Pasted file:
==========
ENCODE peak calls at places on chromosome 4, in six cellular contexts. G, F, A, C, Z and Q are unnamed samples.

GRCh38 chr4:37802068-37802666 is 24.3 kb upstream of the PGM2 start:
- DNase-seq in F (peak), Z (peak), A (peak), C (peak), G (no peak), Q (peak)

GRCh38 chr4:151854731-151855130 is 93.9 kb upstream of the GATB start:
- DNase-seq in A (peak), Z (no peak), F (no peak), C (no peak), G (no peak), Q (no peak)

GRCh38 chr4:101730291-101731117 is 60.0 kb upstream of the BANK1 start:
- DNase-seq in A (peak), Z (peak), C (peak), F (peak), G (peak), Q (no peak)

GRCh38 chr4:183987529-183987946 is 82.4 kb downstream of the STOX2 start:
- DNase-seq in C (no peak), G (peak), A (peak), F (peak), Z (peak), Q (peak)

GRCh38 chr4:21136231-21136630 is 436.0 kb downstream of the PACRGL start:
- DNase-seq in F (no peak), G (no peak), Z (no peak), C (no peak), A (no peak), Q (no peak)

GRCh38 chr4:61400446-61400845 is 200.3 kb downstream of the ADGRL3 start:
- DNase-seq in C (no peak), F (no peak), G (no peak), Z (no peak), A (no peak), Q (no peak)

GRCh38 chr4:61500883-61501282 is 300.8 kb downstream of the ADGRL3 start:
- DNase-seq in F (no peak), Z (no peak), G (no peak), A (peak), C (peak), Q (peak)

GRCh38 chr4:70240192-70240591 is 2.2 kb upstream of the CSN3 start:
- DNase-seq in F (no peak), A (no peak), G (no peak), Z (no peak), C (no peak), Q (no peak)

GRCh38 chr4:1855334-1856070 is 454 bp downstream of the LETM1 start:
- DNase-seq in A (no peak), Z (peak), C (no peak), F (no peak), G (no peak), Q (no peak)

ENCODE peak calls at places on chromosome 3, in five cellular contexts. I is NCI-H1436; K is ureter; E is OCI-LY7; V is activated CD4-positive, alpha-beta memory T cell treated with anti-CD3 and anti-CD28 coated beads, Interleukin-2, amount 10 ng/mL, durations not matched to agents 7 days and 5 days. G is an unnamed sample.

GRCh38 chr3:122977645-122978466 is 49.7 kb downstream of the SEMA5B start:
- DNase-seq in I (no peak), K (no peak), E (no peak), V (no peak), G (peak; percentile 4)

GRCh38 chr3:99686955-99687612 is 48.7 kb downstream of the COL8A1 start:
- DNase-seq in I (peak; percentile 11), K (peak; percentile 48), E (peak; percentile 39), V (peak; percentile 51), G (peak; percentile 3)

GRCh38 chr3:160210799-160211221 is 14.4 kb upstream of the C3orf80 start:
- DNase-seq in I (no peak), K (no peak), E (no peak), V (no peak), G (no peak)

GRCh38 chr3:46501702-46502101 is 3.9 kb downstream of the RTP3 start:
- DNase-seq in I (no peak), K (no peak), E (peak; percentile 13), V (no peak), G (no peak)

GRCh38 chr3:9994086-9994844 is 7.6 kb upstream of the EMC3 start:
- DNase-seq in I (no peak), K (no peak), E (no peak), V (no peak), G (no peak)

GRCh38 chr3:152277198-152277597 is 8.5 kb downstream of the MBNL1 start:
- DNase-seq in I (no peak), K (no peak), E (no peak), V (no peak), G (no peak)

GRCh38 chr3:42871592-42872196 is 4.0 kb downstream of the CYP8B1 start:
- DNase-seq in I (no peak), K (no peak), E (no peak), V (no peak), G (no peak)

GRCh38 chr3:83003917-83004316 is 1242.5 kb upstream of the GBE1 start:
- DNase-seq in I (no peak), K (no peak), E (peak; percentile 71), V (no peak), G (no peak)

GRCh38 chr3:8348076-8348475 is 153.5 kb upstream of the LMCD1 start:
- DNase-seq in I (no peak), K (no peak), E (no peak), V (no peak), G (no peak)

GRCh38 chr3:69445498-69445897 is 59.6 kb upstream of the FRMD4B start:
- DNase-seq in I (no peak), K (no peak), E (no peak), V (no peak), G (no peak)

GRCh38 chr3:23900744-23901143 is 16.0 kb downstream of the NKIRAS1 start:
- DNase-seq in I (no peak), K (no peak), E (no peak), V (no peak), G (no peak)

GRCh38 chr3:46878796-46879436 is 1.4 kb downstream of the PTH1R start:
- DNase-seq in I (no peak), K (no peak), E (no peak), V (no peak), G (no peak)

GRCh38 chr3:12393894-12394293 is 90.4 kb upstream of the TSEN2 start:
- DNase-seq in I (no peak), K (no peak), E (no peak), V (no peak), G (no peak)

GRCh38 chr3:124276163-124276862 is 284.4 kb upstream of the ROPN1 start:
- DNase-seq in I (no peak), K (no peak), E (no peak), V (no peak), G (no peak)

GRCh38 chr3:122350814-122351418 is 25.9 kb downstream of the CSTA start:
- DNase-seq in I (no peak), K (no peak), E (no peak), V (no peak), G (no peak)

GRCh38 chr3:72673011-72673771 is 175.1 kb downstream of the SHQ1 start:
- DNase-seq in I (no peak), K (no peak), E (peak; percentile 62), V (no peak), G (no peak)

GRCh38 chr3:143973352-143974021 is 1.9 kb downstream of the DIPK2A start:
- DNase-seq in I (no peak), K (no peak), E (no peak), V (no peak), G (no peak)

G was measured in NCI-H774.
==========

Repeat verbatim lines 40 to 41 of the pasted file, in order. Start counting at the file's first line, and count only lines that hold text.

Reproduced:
- DNase-seq in I (no peak), K (no peak), E (no peak), V (no peak), G (no peak)

GRCh38 chr3:23900744-23901143 is 16.0 kb downstream of the NKIRAS1 start: